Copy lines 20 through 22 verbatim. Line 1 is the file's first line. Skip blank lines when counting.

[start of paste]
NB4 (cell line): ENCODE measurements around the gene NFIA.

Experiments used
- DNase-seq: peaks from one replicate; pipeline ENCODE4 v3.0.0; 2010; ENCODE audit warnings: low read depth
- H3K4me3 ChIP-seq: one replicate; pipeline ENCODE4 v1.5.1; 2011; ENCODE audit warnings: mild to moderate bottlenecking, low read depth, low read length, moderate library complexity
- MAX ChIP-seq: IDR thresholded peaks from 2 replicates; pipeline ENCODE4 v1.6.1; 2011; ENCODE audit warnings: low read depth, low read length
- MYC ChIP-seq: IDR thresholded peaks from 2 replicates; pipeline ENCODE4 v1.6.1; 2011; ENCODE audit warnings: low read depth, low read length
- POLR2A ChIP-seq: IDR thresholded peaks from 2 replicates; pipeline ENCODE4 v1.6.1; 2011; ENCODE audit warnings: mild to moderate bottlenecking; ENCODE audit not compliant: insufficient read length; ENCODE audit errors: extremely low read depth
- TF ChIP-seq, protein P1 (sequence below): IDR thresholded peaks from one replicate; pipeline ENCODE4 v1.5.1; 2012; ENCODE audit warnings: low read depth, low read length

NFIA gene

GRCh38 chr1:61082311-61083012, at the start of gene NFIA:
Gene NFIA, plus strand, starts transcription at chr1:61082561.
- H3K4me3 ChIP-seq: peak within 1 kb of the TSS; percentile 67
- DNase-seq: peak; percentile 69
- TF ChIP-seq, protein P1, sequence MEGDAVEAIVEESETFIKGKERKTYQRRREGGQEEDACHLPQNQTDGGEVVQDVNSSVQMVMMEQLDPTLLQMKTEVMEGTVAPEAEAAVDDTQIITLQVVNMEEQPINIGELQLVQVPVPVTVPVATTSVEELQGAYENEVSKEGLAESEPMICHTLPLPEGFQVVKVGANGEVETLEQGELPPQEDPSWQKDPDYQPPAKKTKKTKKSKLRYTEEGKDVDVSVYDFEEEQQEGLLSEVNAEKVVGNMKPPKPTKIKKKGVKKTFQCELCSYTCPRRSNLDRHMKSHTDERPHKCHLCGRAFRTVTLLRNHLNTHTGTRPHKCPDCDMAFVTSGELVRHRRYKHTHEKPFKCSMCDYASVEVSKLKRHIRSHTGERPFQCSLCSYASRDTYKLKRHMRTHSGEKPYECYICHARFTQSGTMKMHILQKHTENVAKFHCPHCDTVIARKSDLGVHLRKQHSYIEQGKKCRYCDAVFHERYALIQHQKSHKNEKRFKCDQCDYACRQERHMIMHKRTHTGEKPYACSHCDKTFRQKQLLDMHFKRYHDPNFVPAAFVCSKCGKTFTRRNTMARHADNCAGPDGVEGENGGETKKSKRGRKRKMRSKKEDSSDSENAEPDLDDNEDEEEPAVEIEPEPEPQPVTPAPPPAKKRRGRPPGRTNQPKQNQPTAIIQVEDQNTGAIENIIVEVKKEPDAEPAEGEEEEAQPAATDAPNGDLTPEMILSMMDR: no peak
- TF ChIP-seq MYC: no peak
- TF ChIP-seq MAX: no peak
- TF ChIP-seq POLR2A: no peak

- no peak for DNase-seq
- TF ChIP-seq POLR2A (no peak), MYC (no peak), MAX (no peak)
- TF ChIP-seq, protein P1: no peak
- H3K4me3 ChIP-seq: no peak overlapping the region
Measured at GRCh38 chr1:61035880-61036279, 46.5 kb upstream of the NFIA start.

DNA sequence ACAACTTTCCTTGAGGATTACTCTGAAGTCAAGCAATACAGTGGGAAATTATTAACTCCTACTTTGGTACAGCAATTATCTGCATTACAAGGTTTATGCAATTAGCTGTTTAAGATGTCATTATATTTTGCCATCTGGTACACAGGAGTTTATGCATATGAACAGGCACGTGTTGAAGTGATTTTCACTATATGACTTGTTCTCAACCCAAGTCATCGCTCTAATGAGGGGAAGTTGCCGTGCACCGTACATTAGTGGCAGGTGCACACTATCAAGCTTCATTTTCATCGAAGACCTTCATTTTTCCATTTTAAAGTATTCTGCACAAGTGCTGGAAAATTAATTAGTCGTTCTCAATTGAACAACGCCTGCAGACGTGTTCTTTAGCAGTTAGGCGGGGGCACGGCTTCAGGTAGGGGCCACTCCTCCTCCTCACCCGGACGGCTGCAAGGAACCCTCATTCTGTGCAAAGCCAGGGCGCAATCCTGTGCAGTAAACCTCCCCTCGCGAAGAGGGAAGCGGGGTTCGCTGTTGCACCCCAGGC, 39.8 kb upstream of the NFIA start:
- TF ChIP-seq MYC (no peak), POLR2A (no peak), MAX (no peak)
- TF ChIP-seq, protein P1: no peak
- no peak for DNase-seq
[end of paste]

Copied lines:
- TF ChIP-seq, protein P1: no peak
- H3K4me3 ChIP-seq: no peak overlapping the region
Measured at GRCh38 chr1:61035880-61036279, 46.5 kb upstream of the NFIA start.